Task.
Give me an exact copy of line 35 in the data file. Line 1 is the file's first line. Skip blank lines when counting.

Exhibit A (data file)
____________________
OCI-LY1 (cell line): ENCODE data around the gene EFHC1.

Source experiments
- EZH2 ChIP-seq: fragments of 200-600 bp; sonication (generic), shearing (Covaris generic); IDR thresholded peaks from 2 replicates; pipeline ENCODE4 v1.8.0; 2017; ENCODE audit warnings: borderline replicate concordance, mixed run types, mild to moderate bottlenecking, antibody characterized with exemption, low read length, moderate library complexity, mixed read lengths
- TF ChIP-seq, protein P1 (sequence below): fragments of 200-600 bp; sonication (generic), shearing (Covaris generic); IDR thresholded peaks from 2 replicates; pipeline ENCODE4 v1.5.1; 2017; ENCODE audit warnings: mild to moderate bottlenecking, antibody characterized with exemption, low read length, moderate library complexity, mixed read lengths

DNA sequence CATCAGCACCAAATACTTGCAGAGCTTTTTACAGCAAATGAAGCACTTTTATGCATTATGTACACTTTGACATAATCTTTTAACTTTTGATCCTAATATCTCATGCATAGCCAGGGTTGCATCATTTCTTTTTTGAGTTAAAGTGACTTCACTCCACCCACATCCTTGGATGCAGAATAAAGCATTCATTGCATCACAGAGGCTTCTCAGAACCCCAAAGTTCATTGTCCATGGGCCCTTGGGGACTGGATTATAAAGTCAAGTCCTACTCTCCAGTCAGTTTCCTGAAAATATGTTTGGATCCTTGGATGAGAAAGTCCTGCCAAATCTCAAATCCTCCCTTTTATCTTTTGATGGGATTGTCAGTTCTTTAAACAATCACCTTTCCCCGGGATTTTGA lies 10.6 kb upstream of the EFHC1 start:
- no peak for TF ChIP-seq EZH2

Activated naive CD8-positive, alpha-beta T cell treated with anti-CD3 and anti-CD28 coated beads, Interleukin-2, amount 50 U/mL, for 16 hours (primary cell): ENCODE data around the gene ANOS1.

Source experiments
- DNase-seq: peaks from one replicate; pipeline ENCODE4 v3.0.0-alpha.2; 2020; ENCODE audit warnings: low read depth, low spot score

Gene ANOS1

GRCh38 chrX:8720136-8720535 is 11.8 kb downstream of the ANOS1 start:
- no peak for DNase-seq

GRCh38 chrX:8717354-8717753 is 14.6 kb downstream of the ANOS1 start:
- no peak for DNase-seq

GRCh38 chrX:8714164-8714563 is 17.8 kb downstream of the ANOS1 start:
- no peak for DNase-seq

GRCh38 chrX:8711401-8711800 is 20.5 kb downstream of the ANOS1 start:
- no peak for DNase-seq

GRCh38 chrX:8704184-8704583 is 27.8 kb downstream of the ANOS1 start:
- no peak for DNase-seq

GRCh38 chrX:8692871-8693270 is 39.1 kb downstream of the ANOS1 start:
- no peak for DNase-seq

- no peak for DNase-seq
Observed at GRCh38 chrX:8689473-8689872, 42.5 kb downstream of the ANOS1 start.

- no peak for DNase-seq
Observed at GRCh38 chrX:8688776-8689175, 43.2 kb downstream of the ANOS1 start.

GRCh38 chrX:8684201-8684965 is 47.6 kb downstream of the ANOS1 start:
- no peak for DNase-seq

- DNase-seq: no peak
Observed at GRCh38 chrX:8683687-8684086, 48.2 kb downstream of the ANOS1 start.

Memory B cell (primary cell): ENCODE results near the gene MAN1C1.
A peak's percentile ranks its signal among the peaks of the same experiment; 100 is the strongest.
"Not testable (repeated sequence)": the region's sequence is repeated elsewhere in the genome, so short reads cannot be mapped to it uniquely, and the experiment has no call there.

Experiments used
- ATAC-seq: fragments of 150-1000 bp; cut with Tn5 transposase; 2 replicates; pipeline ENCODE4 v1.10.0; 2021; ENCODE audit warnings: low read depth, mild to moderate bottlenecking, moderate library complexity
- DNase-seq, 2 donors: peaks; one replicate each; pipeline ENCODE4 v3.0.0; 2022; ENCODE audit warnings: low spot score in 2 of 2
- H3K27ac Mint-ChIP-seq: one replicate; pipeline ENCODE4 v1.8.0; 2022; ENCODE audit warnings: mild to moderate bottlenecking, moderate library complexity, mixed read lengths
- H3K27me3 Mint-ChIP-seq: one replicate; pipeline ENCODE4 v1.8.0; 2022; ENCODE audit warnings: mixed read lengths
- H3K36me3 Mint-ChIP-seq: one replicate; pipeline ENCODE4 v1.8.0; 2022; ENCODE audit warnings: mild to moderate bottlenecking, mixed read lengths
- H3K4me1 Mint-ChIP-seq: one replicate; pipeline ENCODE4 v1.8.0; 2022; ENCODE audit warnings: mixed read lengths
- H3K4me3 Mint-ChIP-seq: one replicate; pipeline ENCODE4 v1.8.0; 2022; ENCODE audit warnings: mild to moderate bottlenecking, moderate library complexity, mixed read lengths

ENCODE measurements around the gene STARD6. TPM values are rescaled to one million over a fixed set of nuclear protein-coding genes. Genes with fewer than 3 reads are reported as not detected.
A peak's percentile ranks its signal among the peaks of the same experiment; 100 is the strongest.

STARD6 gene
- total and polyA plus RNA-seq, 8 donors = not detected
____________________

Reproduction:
- ATAC-seq: fragments of 150-1000 bp; cut with Tn5 transposase; 2 replicates; pipeline ENCODE4 v1.10.0; 2021; ENCODE audit warnings: low read depth, mild to moderate bottlenecking, moderate library complexity